By Eli Stokols and Noah Bierman
Los Angeles Times
President Donald Trump highlighted economic gains and his reelection bid in a sweeping State of the Union address Tuesday, but his impeachment overshadowed the text as the traditional address to a joint session of Congress devolved into theatrical outbursts and unmasked partisan disdain.
Republican lawmakers loudly chanted "four more years!" before Trump began speaking, setting an intensely political tone for an address that offered few major policy proposals but presented a triumphant view of the nation's progress under his administration, especially emphasizing areas that excite his supporters: curbing illegal immigration, limiting access to abortion and imposing tougher trade policies.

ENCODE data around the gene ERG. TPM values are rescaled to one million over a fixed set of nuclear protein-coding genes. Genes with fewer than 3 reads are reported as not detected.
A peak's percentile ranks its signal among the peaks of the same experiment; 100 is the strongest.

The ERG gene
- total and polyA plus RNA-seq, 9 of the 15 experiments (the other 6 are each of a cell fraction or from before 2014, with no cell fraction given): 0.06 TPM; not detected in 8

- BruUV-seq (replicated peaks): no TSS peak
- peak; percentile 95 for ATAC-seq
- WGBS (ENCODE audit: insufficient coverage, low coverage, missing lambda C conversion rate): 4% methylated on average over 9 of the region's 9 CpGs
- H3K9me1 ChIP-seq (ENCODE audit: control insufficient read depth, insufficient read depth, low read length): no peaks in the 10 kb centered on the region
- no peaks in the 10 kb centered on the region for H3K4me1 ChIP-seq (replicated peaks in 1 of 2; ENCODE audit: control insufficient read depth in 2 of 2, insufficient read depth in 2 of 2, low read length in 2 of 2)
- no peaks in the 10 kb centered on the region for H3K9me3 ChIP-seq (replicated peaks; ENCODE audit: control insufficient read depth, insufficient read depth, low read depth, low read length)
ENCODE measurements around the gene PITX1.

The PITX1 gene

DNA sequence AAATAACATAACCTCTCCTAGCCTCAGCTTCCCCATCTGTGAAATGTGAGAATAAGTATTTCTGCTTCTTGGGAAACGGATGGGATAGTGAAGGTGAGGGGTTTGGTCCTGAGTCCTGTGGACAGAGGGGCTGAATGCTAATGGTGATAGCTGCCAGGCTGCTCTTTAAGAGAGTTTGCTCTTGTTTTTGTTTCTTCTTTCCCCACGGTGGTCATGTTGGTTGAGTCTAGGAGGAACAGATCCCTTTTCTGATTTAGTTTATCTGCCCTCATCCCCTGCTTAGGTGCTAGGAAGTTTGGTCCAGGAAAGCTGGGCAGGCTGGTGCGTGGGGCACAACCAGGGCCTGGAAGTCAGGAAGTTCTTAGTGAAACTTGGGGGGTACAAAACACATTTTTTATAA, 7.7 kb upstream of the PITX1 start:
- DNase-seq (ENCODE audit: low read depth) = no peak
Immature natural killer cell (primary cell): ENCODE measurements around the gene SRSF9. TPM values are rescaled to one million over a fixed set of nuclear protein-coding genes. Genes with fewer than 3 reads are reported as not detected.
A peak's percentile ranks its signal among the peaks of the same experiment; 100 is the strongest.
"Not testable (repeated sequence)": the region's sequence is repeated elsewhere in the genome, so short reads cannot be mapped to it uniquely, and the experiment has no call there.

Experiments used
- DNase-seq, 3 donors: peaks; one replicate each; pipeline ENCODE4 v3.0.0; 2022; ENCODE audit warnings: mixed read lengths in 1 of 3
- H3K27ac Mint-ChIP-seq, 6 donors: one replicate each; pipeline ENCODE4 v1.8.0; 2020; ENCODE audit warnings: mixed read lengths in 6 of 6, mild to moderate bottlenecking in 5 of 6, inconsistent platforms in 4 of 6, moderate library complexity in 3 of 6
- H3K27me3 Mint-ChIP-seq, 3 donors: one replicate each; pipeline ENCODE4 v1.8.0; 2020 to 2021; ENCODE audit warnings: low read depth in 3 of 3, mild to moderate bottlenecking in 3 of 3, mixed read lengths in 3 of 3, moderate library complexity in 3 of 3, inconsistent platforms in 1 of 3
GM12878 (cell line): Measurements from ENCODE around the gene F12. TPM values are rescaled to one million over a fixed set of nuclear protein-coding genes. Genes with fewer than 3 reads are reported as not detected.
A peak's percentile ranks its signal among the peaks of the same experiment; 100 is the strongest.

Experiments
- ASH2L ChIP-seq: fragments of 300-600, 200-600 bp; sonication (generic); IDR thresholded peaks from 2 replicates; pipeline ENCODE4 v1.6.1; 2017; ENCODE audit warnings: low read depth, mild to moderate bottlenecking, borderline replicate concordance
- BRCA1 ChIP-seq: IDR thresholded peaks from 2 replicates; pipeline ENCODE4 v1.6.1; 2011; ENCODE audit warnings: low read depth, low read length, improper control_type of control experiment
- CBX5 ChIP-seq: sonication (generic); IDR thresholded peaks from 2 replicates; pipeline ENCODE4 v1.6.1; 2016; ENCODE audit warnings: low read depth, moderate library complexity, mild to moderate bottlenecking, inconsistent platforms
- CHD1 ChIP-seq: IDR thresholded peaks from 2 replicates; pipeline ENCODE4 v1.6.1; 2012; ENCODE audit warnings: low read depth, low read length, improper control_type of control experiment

"The state of our union is stronger than ever before," Trump declared, adding hyperbole to the standard presidential claim.
But the timing and the setting offered a starkly competing message. Trump stood in the House rostrum seven weeks after House Democrats voted to impeach him for abuse of office and obstruction of Congress. On Wednesday, the Republican-controlled Senate is all but certain to acquit him after the shortest presidential impeachment trial in U.S. history.
He did not mention his impeachment in the one-hour, 18-minute speech, but when House Speaker Nancy Pelosi, D-Calif., extended her hand in greeting before he began, he did not take it, a break with protocol that spoke volumes about the bitter divisions that have deepened during his turbulent presidency.
Apparently in response, Pelosi, who sat behind the president, stood up and dramatically ripped her printed copy of his speech in half when he finished speaking, a sign of disrespect equally stunning for the most powerful Democrat in Congress, as he paced just in front of her, basking in applause from the GOP side of the chamber.